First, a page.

Quality and Potential Effects of the Pre-Trial Chamber (PTC)’s Assertions in the Decision on Appeal Against Provisional Detention of Kaing Guek Eav
By Stan Starygin
PTC’s grounds for finding the prongs of the Rule 63(3) of the Internal Rules test satisfied are, perhaps, the most controversial and least well-founded of the entirety of the PTC’s assertions in this decision.
Since the Rule 63(3) test comprises several prongs (5), the PTC designed its decision, so that each prong is addressed separately. I have no intention of parsing each of these prongs -- and the PTC's respective arguments for each of these -- in this essay, but instead will discuss only the assertions which I consider to be glaringly unfounded.
The first of the lot is the PTC’s assertion which maintains that “the mere presence of the Charged Person in society can exert pressure upon witnesses and prevent them from testifying”. In simple English this is to say that an unarmed person with no power or connections to power of any kind, who is no friend of the other defendants, and who everyone knows the government wants to see incarcerated – the pre-ECCC 8 years of detention are an indicator of this will in its own right -- will in some way muster up enough clout to intimidate potential witnesses -- who know that by testifying they will be doing this government a service -- to the extent of preventing them from testifying in court. This is considering that Kaing Guek Iev held the position for which he is currently being prosecuted 30 years ago, a period which most of the present population of Cambodia can only vaguely, if at all, remember. What are the pillars this argument of the PTC’s rests upon? For this the PTC relies on Documentation Center of Cambodia (DCCam)’s report based on this organization’s research in Takeo Province which resulted in this conclusion. DCCam was not the only research institution to have conducted studies in Takeo and other provinces where alleged perpetrators are currently residing. Several other researchers – myself included – were never communicated to such feelings of fear and foreboding, but instead, most of the time, were told by persons in question that they would testify and in some cases that they would not, but for reasons of not wanting to ‘poke in the past’, as it was sometimes phrased. In what way did the PTC try to avail itself of the findings of the others who are not affiliated with DCCam? If it did do so, what were the “alternative sources” and on what grounds were these findings discarded? PTC further continued buttressing its argument by asserting that there is a certain “social context prevailing in Cambodia” due to the existence of which “measures to protect witnesses may be limited and weapons easily accessible”. What did the PTC mean by “weapons easily accessible”? By the same token, should a US court deny bail to every accused who identifies his/her address as Crenshaw, Compton or the Southside of Chicago basing it on the fact that illegal weapons are readily available in these areas most often than in an average town in the United States? What about the fact that it is fairly easy to qualify for a firearm license in the United States and the fact that there is no lack of stores that sell weapons – including semi-automatic and automatic assault rifles – under the Second Amendment of the US Constitution? Does this mean no one should ever be granted bail in the United States because this person can easily obtain a weapon illegally or have his/her accomplice do so legally?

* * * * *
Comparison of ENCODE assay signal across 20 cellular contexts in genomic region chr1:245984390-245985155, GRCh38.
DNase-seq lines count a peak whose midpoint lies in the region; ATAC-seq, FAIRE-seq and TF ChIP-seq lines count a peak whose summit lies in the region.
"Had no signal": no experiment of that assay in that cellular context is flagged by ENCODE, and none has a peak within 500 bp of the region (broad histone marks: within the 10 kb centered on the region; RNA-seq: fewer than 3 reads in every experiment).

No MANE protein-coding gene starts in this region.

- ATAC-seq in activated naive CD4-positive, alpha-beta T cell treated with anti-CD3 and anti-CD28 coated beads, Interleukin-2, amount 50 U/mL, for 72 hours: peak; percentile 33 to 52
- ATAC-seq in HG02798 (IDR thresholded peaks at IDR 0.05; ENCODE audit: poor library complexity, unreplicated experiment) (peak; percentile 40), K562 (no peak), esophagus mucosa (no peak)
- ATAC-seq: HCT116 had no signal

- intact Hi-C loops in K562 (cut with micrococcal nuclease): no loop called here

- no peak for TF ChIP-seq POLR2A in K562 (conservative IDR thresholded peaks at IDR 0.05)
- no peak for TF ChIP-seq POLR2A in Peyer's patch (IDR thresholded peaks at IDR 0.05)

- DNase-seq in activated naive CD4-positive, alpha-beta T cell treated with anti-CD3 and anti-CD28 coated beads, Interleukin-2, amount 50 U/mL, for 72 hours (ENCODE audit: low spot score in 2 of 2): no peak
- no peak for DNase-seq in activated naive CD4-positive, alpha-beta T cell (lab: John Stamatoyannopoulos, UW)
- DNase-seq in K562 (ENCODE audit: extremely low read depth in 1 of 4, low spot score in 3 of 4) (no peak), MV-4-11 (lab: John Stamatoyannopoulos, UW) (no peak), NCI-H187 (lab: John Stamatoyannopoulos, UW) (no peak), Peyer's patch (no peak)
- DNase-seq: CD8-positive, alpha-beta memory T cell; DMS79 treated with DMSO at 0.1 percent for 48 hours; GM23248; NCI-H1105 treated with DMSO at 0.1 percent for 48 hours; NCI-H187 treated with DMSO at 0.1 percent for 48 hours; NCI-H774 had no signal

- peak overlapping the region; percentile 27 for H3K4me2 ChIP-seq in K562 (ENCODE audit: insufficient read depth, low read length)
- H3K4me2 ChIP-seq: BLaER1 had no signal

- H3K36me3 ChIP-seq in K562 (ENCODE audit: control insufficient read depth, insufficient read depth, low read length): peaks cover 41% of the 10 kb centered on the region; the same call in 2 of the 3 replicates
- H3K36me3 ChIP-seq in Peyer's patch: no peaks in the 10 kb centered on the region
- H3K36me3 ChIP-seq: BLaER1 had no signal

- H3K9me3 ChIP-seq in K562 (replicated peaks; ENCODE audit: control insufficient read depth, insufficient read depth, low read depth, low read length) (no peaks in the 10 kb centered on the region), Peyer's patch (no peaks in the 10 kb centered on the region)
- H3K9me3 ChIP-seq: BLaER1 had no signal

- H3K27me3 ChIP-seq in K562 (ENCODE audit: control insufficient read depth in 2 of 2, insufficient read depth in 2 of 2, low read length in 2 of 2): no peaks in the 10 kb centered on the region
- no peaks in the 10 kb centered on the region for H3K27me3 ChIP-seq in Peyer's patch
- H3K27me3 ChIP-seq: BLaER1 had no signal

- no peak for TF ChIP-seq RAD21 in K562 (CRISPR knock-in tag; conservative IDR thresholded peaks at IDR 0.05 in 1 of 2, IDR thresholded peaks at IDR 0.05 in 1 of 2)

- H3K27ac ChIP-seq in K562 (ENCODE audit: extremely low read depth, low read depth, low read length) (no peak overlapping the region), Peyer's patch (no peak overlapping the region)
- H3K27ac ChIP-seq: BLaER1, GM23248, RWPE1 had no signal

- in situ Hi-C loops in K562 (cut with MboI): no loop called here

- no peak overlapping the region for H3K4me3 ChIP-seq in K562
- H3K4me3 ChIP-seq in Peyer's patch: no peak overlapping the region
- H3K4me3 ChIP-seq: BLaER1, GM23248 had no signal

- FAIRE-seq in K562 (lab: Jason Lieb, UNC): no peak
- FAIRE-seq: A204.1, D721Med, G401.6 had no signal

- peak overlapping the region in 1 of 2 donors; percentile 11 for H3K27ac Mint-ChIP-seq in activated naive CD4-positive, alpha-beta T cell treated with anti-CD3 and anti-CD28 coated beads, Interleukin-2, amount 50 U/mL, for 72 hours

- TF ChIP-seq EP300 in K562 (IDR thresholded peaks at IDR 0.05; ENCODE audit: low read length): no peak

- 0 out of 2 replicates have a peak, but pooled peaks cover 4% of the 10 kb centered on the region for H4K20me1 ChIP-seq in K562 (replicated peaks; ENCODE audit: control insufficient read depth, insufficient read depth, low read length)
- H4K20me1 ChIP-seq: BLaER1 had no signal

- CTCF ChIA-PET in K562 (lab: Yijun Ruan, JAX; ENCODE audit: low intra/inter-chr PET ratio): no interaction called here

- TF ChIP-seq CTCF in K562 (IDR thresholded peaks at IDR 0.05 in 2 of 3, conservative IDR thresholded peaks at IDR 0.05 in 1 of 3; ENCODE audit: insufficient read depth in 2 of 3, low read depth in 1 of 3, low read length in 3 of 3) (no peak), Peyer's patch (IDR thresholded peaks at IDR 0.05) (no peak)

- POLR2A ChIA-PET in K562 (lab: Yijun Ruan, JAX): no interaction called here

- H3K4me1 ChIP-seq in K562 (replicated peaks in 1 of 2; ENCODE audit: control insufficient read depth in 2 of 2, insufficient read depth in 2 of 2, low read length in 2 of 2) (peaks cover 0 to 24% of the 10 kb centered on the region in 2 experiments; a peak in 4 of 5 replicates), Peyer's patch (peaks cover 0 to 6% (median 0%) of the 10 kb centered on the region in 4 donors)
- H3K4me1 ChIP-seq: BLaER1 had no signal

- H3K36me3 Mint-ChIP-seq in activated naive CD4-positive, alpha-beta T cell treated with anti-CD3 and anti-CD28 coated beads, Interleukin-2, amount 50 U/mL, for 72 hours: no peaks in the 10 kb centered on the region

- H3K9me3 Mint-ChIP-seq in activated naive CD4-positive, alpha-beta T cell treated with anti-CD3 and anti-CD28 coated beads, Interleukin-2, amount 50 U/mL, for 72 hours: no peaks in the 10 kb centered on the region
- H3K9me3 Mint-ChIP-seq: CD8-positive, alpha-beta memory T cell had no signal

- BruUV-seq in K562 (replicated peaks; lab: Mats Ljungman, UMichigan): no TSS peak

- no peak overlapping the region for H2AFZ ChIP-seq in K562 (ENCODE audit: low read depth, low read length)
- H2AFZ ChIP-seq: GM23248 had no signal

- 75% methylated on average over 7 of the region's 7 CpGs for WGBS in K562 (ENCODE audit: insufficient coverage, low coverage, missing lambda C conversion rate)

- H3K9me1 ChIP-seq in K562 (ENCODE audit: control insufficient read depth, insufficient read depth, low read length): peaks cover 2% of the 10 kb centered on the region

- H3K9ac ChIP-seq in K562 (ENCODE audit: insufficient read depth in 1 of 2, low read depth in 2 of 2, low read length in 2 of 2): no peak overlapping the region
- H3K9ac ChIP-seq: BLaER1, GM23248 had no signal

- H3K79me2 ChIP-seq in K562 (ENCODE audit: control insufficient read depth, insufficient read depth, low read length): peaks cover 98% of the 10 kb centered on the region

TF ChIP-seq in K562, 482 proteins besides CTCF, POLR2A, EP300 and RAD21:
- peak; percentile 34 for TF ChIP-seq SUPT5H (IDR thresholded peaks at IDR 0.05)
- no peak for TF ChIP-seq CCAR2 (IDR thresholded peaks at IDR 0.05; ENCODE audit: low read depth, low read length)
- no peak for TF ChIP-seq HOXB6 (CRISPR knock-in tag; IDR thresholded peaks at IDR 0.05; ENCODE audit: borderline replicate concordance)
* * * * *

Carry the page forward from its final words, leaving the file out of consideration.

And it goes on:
The second of the lot is the PTC’s underestimation of the magnitude of research done in relation to S-21 and the persona of Kaing Guek Iev in the last 30 years. No one can reasonably argue under any circumstances, of course, that every shred of evidence has been collected in crimes against humanity cases, as there is always more and we see evidence of Nazi atrocities continuing to resurface 60 years after they had been committed. For the sake of fairness, however, a very significant portion of the archives of S-21 had been captured in 1979 and has since been secured. Multiple victims and perpetrators have been interviewed – in some cases several and even dozens and hundreds of times – by various researchers who documented their statements. In the case of Kaing Guek Iev, the accused himself contributed to the wealth of such evidence during his interrogation by the Co-Investigating judges. What is left to protect there? What kind of evidence relevant to this case and unbeknownst to the research community is the PTC attempting to protect by ordering continued detention of Kaing Guek Iev?